Eisenhower disagreed. Plans, he said, meant that food and ammunition and gasoline would continue to reach the men at the front lines, that pressure would be applied where it hurt the enemy the most, that supreme effort would not be wasted. The most difficult tasks in the next war, Eisenhower believed, would be raising, training, arming, and transporting the men; getting them ashore in the right places; maintaining good liaison with allied forces. Execution would matter, of course, but it was only one part of the total picture.” —Stephen Ambrose, Americans at War
Say by force of magic or technology I find myself teleported back in time to the early European Middle Ages. We’ll settle on rural Britain, though speaking the local dialect might be a problem. And we’ll pretend I find some proper breeches to wear and that my smallpox shots are up to date. The question is whether there’s anything I could actually contribute to the world.
And the answer is: No, probably not.
Start with the things I know that my medieval friends wouldn’t. Well, a great deal about Galois Theory and algebraic topology. In a jam, I could probably explain, step by step, why there are no algorithms that can determine whether a polynomial Diophantine equation with integer coefficients has an integer solution. Which would just earn me a whack in the throat with a poleaxe, or worse.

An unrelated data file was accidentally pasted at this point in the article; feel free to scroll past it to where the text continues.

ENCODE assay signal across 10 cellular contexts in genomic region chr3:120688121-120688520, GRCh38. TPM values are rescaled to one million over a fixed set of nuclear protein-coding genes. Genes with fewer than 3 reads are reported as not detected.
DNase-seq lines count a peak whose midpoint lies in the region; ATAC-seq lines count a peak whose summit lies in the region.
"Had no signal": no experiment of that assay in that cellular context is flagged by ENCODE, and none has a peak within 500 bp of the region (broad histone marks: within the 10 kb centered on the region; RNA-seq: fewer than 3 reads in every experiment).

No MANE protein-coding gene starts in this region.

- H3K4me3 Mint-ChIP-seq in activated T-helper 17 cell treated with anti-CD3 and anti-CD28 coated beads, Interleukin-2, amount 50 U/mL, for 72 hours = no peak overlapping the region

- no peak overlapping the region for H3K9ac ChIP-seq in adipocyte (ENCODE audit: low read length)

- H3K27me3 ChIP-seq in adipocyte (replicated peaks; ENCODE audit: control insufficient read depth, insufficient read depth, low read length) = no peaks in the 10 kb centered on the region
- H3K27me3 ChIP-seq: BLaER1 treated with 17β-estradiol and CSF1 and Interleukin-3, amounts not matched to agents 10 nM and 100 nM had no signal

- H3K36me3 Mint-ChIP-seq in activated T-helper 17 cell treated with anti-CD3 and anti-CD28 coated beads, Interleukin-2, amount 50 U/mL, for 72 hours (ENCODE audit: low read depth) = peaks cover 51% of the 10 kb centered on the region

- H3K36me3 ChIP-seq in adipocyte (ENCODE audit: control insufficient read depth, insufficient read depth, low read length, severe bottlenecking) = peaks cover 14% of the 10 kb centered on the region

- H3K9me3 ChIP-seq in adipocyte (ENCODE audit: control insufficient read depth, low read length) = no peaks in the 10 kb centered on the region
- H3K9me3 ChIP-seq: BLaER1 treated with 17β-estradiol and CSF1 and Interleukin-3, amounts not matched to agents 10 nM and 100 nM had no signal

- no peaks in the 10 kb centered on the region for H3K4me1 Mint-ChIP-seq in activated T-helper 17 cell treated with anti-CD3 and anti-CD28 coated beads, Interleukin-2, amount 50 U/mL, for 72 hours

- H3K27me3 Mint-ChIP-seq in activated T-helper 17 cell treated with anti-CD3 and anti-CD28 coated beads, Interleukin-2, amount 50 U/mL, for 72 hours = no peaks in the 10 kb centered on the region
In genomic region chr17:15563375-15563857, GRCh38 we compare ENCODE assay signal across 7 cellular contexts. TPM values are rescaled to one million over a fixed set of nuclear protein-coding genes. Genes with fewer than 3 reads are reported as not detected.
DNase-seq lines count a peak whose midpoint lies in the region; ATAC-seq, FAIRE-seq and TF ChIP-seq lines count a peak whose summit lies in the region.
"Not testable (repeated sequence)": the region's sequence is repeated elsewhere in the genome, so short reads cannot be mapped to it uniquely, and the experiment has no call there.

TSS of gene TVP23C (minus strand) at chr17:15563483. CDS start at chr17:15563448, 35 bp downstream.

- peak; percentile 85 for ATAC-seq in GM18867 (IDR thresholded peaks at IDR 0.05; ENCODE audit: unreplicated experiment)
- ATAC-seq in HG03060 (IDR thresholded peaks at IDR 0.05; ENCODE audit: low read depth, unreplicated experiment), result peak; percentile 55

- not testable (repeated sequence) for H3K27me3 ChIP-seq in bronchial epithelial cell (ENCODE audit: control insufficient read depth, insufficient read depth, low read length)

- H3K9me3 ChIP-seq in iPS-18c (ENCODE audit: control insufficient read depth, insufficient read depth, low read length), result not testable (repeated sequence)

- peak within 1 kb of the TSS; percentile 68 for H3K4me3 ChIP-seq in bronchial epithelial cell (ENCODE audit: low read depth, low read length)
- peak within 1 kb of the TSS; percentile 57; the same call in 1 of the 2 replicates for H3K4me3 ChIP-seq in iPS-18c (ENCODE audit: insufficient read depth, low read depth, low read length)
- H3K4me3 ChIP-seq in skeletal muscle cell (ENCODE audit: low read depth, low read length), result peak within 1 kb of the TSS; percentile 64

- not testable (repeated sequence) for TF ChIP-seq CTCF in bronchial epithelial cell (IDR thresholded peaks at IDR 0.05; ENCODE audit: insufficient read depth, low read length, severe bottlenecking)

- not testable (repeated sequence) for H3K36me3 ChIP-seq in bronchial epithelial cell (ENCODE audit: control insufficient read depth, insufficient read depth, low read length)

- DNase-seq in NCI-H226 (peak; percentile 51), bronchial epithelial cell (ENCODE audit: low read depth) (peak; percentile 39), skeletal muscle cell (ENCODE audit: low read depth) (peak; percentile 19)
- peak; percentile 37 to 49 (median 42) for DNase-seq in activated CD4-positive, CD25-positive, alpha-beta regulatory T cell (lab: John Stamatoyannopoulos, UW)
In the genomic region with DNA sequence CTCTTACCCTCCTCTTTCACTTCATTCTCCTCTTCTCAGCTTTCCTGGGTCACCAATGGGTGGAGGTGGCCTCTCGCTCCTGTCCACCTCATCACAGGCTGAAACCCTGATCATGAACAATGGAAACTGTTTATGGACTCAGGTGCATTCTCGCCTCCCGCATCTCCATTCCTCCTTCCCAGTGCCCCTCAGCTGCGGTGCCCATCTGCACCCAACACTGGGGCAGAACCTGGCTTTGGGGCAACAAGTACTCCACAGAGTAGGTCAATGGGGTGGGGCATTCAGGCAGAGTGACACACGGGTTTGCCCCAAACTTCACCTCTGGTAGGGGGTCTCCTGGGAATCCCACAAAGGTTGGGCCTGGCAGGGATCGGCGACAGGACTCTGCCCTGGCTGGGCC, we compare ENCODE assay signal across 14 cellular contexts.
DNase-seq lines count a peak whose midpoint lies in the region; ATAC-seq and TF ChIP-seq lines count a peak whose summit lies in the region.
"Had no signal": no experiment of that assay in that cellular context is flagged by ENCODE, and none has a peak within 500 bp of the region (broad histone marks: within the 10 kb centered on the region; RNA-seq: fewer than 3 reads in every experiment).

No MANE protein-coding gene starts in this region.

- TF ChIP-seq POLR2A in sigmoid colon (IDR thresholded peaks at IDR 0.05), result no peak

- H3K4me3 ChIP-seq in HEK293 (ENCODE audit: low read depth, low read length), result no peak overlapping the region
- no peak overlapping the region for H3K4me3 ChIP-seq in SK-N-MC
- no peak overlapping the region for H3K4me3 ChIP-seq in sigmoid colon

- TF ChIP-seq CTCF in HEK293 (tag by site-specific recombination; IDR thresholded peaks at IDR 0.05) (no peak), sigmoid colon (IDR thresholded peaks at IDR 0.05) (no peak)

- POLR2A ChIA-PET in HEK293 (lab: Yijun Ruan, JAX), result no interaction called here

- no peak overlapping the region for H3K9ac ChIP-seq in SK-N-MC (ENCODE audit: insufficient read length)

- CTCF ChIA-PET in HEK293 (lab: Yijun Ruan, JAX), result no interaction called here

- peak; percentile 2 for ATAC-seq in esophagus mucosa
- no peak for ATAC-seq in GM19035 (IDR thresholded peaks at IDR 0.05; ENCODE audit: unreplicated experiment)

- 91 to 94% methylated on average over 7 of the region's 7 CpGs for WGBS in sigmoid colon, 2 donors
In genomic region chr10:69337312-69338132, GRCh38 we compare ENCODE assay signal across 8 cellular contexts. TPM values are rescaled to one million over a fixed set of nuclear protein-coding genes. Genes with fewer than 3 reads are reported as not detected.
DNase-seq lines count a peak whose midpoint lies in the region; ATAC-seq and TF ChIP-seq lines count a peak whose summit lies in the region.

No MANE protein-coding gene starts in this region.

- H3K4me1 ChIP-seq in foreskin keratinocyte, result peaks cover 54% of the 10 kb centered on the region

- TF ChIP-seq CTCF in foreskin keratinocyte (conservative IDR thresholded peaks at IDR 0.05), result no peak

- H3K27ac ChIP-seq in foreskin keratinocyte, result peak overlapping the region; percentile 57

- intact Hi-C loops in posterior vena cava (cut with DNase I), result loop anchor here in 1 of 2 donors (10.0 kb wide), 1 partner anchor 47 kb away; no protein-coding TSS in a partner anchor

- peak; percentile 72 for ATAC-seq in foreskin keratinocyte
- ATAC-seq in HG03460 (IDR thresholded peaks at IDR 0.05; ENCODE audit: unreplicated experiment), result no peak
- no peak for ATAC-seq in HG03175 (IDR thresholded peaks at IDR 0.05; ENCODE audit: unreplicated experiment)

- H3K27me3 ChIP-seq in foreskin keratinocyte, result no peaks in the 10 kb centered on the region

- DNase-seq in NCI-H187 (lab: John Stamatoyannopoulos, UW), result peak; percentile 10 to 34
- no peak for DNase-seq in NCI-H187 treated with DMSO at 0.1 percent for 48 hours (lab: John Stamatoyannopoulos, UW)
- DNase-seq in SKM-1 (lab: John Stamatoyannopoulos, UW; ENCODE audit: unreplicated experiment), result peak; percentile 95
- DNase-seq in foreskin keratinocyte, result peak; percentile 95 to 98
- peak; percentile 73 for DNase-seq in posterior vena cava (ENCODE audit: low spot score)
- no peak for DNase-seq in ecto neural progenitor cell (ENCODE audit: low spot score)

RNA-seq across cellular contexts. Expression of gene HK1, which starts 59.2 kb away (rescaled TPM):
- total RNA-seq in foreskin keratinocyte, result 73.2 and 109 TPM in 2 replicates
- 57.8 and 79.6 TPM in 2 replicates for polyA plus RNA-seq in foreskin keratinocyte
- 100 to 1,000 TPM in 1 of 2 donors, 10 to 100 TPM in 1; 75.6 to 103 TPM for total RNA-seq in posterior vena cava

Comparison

Okay, think harder… think practically. I’ve got nothing on the engineering front. I’d know what gravity is, if anyone cared. But I surely couldn’t “generate” electricity for them or teach these sorry folks the principles of bridge building. No amount of fiddling on my part would ever produce a light-bulb, steam engine, or telephone. With the help of the town blacksmith I might, perhaps, beat Gutenberg to the punch on the printing press.
So, now that we have ourselves a printing press, I may as well go down in history as a famous poet of sorts, maybe palming off some passages of King Lear as my own. Set them down, hide them from the village philistines, instead go pass the pages off to some cloistered monk to preserve and hand down to posterity, praying that one day, centuries hence, some medievalist uncovers this stuff, pronounces it grand, and gives me all the credit. Trouble is, poor Shakespeare would then get dinged for plagiarism…